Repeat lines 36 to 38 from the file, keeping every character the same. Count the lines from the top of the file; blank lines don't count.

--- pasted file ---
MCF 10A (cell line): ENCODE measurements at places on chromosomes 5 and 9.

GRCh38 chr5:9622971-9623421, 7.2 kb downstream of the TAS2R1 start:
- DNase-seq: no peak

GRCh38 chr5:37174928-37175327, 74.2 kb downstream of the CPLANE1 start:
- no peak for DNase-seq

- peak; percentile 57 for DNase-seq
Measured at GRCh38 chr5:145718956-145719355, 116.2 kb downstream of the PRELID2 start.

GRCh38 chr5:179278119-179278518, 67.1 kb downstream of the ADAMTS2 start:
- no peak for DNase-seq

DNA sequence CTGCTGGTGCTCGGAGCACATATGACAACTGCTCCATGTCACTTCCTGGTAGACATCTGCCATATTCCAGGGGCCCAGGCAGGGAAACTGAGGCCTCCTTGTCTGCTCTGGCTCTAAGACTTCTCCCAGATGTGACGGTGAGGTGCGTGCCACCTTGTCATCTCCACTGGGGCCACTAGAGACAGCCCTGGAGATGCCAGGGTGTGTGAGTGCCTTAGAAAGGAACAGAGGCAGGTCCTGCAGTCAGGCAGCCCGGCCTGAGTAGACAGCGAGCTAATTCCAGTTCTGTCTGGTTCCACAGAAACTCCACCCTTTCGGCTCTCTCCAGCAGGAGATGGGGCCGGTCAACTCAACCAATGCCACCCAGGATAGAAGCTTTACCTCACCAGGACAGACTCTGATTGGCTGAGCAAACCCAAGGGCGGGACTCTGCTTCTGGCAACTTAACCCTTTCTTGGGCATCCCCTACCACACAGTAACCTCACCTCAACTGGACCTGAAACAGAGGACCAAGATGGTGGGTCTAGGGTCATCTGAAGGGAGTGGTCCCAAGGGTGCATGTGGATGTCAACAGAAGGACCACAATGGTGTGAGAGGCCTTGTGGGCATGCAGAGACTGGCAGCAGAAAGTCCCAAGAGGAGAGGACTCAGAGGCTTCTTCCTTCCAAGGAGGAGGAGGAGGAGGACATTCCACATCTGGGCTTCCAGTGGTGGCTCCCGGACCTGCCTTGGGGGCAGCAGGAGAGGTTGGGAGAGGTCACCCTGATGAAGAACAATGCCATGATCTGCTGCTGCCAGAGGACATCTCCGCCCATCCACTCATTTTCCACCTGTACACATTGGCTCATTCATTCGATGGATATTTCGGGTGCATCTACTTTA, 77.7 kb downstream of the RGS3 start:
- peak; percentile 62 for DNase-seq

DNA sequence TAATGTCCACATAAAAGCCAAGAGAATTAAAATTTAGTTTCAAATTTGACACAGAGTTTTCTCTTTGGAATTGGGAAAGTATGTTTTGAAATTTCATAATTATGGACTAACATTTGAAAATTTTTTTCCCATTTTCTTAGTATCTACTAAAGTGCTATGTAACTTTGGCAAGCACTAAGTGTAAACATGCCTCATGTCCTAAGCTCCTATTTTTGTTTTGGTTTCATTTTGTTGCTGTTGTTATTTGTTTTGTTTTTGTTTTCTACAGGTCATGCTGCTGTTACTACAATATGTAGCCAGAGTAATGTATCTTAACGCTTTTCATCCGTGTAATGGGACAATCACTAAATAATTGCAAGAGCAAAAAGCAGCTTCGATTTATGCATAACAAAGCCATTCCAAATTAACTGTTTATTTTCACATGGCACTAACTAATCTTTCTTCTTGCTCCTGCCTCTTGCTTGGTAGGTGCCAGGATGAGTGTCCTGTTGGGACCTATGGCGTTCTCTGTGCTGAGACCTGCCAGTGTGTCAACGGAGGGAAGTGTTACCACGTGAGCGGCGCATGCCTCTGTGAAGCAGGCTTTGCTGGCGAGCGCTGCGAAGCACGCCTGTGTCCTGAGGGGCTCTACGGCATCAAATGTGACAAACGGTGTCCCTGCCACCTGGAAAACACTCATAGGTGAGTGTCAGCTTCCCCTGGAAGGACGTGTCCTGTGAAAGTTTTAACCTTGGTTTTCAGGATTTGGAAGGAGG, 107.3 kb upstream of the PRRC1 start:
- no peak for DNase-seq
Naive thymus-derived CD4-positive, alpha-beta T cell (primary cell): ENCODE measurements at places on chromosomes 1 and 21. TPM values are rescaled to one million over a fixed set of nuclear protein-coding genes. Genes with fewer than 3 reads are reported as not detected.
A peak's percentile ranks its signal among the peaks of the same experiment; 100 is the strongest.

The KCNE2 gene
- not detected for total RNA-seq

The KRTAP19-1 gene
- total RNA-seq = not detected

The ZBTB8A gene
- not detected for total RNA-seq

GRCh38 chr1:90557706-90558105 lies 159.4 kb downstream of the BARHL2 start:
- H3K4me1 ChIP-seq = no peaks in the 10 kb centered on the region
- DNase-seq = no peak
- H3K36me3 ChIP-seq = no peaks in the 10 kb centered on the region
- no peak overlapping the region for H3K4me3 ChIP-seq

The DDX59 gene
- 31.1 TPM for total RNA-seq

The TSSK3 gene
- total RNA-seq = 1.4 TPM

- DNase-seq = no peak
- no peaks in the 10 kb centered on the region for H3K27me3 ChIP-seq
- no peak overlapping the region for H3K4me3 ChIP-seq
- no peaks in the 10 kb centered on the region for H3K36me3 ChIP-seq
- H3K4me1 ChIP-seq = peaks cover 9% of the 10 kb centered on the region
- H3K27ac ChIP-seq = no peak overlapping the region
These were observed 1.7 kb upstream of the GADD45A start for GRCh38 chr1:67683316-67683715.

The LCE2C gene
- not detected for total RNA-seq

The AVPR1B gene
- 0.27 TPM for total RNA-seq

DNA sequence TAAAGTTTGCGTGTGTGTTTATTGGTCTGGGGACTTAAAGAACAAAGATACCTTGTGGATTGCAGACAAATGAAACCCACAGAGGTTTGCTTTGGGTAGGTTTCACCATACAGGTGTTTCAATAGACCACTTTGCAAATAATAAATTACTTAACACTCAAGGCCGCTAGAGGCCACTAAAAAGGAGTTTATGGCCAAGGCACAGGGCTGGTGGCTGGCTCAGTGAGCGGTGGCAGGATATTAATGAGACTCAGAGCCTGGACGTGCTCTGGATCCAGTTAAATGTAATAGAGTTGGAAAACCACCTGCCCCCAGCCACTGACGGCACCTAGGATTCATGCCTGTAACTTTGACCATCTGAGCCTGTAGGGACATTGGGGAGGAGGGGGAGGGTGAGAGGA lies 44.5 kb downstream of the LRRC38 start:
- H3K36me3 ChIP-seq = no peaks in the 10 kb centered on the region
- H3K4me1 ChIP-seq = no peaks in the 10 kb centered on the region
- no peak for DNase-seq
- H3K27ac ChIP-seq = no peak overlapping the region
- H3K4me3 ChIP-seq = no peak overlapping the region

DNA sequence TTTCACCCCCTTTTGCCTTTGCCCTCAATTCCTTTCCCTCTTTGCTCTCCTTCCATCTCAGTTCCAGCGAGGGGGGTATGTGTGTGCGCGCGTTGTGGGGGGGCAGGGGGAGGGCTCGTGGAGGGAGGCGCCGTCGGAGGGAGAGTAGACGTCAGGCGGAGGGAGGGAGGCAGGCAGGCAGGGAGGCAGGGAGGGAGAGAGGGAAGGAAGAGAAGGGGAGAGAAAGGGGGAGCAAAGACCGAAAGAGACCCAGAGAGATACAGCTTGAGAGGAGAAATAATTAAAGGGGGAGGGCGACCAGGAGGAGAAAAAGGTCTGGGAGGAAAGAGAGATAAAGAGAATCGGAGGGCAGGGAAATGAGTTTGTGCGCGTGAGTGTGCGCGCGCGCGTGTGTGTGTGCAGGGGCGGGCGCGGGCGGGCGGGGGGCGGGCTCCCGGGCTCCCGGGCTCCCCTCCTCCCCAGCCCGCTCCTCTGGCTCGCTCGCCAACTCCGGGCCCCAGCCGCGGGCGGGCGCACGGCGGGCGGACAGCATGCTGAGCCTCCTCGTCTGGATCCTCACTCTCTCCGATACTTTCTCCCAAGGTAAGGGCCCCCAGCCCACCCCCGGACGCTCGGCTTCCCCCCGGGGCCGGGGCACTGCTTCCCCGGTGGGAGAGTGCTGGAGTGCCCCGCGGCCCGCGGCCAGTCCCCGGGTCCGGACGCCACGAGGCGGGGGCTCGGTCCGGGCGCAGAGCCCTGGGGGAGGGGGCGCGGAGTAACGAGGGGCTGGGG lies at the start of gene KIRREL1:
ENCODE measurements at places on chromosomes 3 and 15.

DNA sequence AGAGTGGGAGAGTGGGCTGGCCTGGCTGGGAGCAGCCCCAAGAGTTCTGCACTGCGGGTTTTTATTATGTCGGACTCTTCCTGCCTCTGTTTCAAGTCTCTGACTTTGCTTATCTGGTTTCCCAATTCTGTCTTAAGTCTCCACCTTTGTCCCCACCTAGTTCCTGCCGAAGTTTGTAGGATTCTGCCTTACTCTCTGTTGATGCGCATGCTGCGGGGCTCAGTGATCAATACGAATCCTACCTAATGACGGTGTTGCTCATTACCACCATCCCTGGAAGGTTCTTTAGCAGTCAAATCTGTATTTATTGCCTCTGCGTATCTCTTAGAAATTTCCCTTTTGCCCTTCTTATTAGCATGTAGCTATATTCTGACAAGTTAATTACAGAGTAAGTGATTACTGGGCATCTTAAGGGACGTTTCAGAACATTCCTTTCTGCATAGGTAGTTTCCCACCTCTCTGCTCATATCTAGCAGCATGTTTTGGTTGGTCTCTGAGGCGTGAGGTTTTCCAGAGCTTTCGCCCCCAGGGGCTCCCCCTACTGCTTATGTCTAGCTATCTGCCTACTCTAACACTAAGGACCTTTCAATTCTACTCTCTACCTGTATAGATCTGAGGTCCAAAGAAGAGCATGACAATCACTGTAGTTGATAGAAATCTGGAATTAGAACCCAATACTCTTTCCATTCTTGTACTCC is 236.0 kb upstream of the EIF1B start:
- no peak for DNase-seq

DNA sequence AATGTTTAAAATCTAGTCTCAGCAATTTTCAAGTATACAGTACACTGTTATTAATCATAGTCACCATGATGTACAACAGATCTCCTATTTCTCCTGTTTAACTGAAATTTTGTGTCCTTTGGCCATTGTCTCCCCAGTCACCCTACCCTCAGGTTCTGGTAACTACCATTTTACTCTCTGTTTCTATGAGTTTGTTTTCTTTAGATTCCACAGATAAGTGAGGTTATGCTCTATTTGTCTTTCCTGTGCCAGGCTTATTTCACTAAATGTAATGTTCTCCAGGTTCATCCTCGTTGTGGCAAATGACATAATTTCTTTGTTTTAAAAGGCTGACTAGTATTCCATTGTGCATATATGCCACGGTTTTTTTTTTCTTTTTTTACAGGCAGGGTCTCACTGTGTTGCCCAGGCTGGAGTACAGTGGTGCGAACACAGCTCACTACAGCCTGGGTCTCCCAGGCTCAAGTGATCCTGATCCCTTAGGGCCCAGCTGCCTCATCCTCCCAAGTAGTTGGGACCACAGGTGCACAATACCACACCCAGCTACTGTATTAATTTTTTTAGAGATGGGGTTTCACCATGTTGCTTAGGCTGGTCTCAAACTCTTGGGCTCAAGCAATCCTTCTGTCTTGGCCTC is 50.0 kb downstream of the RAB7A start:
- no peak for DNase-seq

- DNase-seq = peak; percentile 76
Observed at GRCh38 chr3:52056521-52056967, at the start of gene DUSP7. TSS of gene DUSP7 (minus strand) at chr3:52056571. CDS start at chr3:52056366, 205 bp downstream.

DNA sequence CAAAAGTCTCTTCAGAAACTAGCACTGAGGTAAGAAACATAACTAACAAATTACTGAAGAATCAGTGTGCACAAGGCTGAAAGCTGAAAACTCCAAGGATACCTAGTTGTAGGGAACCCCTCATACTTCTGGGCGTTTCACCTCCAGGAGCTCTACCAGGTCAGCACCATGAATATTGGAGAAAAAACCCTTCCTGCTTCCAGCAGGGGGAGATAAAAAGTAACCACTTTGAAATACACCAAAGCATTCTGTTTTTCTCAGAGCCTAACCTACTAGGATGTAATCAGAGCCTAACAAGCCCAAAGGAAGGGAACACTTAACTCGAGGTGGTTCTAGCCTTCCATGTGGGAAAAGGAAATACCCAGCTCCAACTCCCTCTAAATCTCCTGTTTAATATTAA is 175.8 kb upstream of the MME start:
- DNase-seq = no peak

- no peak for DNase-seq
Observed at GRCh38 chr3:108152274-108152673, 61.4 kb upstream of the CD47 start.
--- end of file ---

- H3K27ac ChIP-seq = no peak overlapping the region
These were observed 1.7 kb upstream of the GADD45A start for GRCh38 chr1:67683316-67683715.

The LCE2C gene